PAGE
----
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Oct 28 2011 15:10

I second no1 wink

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Auld-bod
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Oct 28 2011 15:12

Arbeiten, you read my mind.

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fingers malone
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Oct 28 2011 15:24

Agree with No 1 and with Caiman, I have been involved in some occupations which got fantastic press all over the left and anarchist movement, and actually there was a lot of sexual harrasment going on which wasn't dealt with at all. In one case, when I went to one of the organisers I was told "We want local people involved" "You can't expect your right on lefty standards here" or something to that effect, and "none of the other women have complained".

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Oct 28 2011 15:44
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It also does matter how what you have written will be interpreted

Sure, but taking it in context is pretty important too, he mentioned it was right-wingers "using" rape as a means to slag off occupy groups etc. If you're not sure it's better to ask for clarification rather than assume it's in bad faith.

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Oct 28 2011 18:33
soc wrote:
Difficult question for sure.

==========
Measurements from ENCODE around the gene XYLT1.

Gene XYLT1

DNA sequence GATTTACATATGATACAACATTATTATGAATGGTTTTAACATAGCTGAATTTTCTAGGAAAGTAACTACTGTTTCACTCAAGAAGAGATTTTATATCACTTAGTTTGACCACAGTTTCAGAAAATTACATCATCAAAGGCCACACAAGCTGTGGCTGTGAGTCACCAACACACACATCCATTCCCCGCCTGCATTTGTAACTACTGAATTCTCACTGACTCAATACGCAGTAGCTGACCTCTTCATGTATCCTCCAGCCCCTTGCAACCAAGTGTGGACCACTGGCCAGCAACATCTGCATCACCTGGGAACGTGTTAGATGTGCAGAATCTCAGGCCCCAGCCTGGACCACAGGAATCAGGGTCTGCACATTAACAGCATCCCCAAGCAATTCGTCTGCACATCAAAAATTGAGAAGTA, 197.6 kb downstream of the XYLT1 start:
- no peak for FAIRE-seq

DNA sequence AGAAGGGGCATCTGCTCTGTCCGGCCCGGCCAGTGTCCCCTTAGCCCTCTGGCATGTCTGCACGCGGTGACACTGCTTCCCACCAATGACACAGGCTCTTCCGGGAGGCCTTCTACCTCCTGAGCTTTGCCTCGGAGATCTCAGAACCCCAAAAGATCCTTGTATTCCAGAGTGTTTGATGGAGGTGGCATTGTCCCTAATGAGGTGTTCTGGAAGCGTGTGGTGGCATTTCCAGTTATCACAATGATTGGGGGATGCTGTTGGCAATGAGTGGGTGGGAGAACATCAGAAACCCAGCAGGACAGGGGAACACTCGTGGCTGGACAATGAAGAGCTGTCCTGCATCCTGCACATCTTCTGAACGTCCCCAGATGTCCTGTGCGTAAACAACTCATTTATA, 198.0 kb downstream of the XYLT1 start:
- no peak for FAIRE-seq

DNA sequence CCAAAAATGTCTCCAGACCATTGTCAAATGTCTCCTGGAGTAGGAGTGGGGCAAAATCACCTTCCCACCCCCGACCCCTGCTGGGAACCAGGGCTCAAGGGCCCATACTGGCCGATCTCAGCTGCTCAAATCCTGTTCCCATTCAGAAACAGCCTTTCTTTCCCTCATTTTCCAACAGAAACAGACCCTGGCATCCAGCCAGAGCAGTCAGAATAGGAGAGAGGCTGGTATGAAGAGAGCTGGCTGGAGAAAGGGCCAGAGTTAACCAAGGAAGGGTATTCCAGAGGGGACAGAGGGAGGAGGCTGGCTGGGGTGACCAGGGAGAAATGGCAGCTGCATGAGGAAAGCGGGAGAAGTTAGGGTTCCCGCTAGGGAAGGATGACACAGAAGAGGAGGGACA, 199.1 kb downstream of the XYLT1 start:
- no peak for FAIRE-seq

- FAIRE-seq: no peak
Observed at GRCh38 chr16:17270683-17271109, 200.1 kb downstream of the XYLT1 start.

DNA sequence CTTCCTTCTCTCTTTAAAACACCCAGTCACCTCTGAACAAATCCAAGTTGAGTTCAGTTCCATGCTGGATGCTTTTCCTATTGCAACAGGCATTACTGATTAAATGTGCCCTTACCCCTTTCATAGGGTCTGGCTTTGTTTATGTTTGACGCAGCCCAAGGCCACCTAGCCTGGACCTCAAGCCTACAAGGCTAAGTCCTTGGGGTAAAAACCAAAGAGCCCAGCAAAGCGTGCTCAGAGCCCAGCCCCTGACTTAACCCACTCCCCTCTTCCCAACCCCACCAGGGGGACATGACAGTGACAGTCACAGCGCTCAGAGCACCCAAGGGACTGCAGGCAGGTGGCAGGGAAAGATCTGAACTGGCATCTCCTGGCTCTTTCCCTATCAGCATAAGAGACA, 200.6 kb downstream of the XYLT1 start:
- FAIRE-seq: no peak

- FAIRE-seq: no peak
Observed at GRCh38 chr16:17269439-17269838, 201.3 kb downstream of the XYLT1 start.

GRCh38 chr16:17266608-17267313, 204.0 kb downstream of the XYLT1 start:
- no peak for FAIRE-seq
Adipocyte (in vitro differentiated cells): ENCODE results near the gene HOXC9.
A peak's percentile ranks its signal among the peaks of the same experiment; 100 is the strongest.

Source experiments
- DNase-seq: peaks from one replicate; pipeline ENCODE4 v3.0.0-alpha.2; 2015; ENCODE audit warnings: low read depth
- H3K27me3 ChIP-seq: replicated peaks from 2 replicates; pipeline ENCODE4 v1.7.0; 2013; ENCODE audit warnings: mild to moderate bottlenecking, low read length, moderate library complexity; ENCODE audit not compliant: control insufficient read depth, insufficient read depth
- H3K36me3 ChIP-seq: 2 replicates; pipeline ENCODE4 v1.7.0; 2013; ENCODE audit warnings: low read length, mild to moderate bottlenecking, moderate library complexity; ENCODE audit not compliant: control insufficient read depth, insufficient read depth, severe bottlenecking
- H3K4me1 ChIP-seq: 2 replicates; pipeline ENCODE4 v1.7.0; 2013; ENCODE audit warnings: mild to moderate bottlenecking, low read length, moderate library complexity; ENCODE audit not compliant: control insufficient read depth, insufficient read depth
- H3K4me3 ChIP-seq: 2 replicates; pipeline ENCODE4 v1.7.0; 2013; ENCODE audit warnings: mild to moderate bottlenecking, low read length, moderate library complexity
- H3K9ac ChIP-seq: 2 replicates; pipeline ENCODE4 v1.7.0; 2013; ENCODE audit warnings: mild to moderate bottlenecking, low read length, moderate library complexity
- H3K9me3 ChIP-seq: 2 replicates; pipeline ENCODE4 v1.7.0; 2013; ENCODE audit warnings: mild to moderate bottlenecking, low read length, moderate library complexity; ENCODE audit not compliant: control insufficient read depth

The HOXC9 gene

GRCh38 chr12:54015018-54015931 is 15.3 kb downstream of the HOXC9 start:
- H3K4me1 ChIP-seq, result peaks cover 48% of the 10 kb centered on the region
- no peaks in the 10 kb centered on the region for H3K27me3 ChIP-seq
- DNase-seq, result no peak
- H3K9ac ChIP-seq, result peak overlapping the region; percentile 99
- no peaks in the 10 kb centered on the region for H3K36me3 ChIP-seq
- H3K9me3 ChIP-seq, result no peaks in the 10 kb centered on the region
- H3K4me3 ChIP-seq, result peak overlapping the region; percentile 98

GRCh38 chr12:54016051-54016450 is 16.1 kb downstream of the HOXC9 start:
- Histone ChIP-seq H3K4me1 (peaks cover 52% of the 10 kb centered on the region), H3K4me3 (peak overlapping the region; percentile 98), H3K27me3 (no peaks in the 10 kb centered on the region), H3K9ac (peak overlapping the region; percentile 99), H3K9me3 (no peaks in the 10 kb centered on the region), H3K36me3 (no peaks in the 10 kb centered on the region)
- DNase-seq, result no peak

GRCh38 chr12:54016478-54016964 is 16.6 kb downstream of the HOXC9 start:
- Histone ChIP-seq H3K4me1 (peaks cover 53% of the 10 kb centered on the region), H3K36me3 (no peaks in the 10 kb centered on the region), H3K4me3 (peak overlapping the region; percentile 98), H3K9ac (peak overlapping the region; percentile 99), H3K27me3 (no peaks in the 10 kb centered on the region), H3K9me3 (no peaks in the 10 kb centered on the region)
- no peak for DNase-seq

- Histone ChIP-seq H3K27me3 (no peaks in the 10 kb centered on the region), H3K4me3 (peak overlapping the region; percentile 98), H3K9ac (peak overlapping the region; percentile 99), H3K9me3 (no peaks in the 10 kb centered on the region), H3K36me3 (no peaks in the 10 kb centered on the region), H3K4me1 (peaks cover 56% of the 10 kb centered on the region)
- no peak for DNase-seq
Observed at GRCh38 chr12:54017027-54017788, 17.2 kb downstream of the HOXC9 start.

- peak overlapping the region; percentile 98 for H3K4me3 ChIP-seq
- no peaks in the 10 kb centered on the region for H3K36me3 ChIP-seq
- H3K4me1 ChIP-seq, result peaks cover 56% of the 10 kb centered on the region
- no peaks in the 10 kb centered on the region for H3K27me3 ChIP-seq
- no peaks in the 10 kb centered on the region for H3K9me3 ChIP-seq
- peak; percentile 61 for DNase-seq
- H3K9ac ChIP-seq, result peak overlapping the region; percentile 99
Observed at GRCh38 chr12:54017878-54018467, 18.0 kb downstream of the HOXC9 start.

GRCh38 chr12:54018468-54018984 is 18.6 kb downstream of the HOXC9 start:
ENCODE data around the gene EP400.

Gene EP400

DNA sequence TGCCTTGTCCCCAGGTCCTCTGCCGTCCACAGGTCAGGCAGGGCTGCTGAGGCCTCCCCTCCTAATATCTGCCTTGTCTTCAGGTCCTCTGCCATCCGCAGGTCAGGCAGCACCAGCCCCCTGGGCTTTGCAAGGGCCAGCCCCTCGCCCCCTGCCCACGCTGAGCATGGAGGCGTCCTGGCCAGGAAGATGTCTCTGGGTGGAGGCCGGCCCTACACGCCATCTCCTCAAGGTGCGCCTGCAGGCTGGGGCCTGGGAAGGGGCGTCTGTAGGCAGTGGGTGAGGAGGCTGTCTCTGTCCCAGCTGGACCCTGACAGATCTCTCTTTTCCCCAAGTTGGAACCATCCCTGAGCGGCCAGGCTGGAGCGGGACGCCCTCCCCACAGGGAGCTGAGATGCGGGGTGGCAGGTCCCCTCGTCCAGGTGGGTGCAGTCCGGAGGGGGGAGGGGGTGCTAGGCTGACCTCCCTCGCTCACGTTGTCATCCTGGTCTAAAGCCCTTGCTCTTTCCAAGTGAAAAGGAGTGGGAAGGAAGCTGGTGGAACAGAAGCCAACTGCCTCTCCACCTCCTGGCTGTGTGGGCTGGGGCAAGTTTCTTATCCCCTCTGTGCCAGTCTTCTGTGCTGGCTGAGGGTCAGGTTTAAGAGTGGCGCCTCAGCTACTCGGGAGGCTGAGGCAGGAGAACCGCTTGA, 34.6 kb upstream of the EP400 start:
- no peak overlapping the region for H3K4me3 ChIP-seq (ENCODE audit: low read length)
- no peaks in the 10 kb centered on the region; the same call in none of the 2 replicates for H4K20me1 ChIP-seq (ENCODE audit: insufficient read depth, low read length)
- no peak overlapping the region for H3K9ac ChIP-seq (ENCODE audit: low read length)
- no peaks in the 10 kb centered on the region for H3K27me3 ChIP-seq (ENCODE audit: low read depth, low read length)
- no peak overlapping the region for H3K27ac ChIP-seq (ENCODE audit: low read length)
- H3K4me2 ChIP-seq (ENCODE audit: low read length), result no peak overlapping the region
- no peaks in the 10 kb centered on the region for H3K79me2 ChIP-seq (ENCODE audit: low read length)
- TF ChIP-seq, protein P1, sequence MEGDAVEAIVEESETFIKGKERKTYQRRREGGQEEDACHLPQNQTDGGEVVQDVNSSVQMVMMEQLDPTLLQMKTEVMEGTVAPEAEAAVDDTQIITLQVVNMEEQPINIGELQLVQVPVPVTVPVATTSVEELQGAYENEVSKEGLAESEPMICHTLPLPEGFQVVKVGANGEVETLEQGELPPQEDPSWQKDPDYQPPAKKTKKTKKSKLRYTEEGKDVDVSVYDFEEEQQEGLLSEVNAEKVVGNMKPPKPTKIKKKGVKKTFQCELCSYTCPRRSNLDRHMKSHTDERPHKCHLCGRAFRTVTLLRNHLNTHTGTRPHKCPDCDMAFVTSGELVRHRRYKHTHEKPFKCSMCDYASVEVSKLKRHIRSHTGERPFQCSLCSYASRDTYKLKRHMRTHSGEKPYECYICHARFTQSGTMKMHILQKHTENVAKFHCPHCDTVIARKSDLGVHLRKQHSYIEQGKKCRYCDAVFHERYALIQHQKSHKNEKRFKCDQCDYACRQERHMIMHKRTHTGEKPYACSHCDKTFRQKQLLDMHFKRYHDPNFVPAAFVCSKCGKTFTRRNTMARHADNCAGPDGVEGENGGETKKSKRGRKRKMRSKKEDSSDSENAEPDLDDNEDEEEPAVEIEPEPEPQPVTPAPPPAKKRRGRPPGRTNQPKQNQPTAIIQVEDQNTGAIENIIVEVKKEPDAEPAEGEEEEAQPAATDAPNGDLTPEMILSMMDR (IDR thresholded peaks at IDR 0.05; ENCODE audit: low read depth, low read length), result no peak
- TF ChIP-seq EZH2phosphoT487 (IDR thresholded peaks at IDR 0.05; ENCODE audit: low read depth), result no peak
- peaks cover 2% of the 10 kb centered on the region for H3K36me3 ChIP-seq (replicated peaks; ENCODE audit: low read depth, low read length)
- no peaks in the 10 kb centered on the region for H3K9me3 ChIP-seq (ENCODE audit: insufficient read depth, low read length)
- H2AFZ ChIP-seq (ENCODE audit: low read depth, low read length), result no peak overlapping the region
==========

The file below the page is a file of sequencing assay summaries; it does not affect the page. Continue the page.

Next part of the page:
I bring something in that perhaps not exactly related to the matter, but just for demonstration. I always imagined the revolutionary organisation as a organically connected network of communes. And communes would form out of family and friendship relations and also the other way around simultaneously. Communes therefore would provide the safest community that one could wish for. I know, I know, this is kind of an idea for a communist society, but...

Any protest, occupation or even strike is mostly growing out of groups of people who aren't connected in any other terms than their issue which they are fighting for or against. This doesn't provide enough basis to suppose that all other people participating in the action are reliable in other matters, such as sexuality or drunken behaviour. If otherwise alienated people get together, there's always a gamble how you can cope with them on a personal level, especially if it comes to long-term camping. To avoid the trap of setting up a kind of activist police or security force, one must look in to the organisation itself of the encampment. If there's a need, and there are lot of loosely connected people who don't know each other for long time, perhaps there's a need for separation of sexes, where women can maintain their own safety and slowly progressing to understand, get know each other during the public hours and deepen the personal relationships. Rape isn't just simply an inherent behaviour, it is closely related to the phenomena, where men doesn't feel responsible for the safety of the women around. As the personal relationship will form to a more deeper level, commune-like groups will form, and find their way of safe accommodation and harmonic sexual behaviour.

Fucking hell, I don't even know where to start. I'll address the ideas thrown up here.

A) The idea that 'family and friends' create a revolutionary organisation is just...wrong. You know sexual violence happens in activist groups, in communes, in all the places that resemble the things you seem to think idyllic, right?

B) The idea that family and friendship groups protect against rape. What? You do know that most sexual violence is perpetrated by someone known to the victim/survivor, right? Assuming that people will be protected by being in these groups is a massive fucking abdication of responsibility.